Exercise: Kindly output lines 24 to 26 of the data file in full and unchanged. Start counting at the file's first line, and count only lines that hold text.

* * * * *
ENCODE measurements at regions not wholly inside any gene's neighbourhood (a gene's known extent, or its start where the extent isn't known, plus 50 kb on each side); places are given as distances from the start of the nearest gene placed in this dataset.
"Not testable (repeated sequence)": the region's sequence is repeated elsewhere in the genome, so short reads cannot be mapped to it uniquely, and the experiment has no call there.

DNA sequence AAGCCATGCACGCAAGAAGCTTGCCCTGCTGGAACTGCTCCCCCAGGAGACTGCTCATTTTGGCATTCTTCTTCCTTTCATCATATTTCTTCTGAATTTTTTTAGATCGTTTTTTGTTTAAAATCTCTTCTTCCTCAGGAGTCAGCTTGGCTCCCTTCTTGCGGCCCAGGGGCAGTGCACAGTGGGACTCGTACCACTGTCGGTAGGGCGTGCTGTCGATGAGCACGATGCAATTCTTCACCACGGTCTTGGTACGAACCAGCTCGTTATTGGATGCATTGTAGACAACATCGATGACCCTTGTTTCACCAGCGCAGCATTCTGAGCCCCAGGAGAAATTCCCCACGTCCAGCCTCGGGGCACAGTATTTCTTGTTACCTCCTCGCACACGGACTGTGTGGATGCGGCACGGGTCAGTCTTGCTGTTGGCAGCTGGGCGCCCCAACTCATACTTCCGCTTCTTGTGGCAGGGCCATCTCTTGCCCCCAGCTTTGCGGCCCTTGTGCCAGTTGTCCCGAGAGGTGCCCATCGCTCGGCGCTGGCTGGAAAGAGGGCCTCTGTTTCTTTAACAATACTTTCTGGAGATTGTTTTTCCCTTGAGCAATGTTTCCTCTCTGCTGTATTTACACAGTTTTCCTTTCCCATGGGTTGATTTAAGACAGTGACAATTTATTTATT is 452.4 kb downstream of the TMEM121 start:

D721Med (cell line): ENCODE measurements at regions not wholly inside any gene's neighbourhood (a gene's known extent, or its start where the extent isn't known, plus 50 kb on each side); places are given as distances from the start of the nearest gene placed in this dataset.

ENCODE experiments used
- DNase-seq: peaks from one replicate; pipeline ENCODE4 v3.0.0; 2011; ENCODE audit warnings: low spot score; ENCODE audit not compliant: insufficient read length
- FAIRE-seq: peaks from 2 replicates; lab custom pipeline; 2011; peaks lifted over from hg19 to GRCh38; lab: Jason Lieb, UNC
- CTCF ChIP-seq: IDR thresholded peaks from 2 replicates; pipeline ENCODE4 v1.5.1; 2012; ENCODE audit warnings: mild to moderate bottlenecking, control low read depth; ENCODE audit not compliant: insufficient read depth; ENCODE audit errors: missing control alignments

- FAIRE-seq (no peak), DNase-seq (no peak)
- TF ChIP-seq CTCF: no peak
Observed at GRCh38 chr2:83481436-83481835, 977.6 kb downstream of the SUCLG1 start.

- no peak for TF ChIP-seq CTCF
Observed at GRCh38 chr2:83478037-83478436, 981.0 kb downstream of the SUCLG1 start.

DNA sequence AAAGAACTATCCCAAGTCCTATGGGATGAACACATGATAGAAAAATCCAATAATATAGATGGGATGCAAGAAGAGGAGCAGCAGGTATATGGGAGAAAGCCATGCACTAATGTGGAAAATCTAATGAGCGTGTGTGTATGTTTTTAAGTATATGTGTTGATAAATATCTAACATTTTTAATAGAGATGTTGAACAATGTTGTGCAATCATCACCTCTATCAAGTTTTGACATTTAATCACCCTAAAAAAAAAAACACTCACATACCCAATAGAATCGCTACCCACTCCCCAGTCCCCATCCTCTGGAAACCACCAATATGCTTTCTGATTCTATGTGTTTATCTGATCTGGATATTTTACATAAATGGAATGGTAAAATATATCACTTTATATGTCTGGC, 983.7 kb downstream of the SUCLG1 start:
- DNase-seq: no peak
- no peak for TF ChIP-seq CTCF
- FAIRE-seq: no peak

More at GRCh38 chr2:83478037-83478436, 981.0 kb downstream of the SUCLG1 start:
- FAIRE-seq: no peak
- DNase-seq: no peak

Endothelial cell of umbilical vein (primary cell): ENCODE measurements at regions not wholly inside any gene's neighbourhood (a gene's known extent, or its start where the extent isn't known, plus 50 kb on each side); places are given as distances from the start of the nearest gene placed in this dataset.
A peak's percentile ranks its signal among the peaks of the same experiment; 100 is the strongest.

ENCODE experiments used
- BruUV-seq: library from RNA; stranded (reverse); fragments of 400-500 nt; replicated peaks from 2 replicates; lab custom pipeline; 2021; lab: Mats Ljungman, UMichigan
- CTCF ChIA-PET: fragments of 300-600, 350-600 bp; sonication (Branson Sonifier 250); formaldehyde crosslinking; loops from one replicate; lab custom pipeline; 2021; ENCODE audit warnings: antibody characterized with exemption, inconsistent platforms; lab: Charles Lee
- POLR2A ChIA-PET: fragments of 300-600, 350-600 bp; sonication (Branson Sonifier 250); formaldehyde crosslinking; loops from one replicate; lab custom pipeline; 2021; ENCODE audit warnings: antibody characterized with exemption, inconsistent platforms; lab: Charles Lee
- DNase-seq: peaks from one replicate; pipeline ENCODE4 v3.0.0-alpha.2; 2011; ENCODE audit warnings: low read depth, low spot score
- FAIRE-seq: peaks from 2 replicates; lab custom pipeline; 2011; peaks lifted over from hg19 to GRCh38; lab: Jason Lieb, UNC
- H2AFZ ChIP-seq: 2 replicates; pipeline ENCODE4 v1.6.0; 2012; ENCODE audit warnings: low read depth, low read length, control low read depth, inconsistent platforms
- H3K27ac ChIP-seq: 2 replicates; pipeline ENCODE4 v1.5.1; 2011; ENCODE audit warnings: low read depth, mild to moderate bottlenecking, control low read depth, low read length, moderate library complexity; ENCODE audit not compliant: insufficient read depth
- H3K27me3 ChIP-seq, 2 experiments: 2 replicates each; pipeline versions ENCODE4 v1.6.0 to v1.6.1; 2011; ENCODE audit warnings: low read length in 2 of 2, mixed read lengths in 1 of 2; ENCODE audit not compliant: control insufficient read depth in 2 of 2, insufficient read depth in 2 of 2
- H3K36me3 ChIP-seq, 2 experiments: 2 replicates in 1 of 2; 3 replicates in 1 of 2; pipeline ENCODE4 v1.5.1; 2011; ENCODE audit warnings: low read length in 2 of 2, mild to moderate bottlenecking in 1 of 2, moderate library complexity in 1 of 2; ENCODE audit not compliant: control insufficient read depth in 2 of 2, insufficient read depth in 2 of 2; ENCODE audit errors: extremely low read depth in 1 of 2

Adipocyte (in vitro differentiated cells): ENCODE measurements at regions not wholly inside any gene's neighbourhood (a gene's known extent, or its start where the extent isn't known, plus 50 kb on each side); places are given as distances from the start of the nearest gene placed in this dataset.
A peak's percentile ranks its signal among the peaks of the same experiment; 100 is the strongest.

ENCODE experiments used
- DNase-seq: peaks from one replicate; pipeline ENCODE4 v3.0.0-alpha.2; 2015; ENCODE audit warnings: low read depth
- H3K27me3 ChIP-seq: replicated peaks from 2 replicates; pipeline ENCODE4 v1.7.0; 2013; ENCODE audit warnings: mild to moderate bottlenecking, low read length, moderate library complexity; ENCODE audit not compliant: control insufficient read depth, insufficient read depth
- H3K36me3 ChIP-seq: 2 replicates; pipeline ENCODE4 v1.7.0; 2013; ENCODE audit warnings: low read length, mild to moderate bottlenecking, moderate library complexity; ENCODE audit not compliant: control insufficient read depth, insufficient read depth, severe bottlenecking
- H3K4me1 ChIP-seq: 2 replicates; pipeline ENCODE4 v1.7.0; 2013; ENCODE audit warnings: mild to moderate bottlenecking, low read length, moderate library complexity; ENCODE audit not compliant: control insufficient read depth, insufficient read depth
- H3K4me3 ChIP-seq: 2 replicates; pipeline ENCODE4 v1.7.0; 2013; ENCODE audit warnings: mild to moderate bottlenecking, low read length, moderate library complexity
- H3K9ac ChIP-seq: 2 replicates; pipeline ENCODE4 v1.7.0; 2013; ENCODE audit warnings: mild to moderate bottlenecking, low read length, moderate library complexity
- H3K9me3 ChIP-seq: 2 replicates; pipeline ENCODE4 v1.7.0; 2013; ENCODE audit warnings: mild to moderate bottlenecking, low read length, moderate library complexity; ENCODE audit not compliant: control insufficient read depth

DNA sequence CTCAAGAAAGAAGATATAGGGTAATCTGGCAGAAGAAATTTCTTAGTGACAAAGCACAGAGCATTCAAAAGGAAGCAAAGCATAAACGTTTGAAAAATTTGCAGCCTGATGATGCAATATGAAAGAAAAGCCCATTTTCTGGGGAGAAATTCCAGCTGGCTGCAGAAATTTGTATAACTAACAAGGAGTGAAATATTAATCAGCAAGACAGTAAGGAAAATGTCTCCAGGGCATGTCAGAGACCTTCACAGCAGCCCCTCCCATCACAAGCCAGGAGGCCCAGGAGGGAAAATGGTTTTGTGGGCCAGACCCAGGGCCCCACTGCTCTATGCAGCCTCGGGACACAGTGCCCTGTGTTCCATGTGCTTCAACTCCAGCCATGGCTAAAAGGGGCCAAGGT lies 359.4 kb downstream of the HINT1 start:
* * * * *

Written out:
- BruUV-seq: library from RNA; stranded (reverse); fragments of 400-500 nt; replicated peaks from 2 replicates; lab custom pipeline; 2021; lab: Mats Ljungman, UMichigan
- CTCF ChIA-PET: fragments of 300-600, 350-600 bp; sonication (Branson Sonifier 250); formaldehyde crosslinking; loops from one replicate; lab custom pipeline; 2021; ENCODE audit warnings: antibody characterized with exemption, inconsistent platforms; lab: Charles Lee
- POLR2A ChIA-PET: fragments of 300-600, 350-600 bp; sonication (Branson Sonifier 250); formaldehyde crosslinking; loops from one replicate; lab custom pipeline; 2021; ENCODE audit warnings: antibody characterized with exemption, inconsistent platforms; lab: Charles Lee